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The Government is Listening

“Civic listening.” That is what social media platforms call it when they help the government spy on its citizens.

This comes from a new round of Twitter Files, published by Andrew Lowenthal, former executive director of a non-governmental organization called Engage Media.

Lowenthal shows copious amounts of communication between social media companies and government organizations and journalists to hand over access and control. The government presented frameworks for access and was granted that access by Facebook, Google, Reddit, Pinterest, LinkedIn, Microsoft, Verizon, and of course Twitter. The emails show executives happily coming up with “industry-wide” policies for an open door for government reach.

How bad is it?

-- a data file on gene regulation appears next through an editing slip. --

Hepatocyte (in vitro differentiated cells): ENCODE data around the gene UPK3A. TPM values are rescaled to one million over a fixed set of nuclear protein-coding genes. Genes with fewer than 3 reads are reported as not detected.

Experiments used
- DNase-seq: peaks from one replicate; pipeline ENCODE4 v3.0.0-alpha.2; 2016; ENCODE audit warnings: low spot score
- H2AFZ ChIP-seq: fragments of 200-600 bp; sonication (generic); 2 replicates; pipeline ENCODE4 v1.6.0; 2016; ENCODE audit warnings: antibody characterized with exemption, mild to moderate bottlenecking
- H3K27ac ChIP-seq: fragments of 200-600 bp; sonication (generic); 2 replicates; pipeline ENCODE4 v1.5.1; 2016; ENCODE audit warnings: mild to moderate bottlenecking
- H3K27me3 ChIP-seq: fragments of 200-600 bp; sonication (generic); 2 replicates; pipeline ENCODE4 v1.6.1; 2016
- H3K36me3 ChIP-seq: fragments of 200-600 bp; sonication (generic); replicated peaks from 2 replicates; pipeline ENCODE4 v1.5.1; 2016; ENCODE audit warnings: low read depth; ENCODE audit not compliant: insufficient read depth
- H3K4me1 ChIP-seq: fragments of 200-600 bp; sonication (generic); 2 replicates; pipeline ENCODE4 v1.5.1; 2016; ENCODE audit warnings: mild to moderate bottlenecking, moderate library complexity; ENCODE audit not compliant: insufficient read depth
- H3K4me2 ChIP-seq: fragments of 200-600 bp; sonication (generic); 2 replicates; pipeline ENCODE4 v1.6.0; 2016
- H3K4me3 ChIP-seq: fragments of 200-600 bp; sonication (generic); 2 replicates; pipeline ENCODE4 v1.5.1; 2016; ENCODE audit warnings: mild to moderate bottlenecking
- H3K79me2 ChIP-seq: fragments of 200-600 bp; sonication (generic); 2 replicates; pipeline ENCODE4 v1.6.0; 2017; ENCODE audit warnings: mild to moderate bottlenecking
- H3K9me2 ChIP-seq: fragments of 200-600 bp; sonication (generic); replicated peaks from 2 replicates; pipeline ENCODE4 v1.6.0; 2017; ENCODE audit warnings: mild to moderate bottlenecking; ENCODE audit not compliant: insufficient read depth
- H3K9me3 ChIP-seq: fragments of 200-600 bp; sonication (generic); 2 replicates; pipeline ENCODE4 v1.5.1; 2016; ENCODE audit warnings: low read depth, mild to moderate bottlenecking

According to Lowenthal, “tech companies not only collaborate on content, they gather regularly for “private sector engagement” with the FBI, DOD, DHS, House and Senate Intel Committees, and others.”

The government provides these companies with suggestions on how to give certain accounts “state media” labels, which in turn discredits accounts that are guilty of wrong think. This happened to former Scottish politician George Galloway whose account was labeled “Russian state media” because he is critical of the war. The label has since been removed but how did it get there in the first place??

This round of Twitter Files also shows government and NGOs alike trying to figure out how to reach into encrypted communication through programs such as WhatsApp and Signal in order to hunt down “problematic content.” That initiative is code named Junkipedia.

Through these files we can see that the lines between the government, the media and social media are non-existent. Thus the censorship industrial complex. It’s a hungry beast.

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Redacted is an independent platform, unencumbered by external factors or restrictive policies, on which Clayton and Natali Morris bring you quality information, balanced reporting, constructive debate, and thoughtful narratives.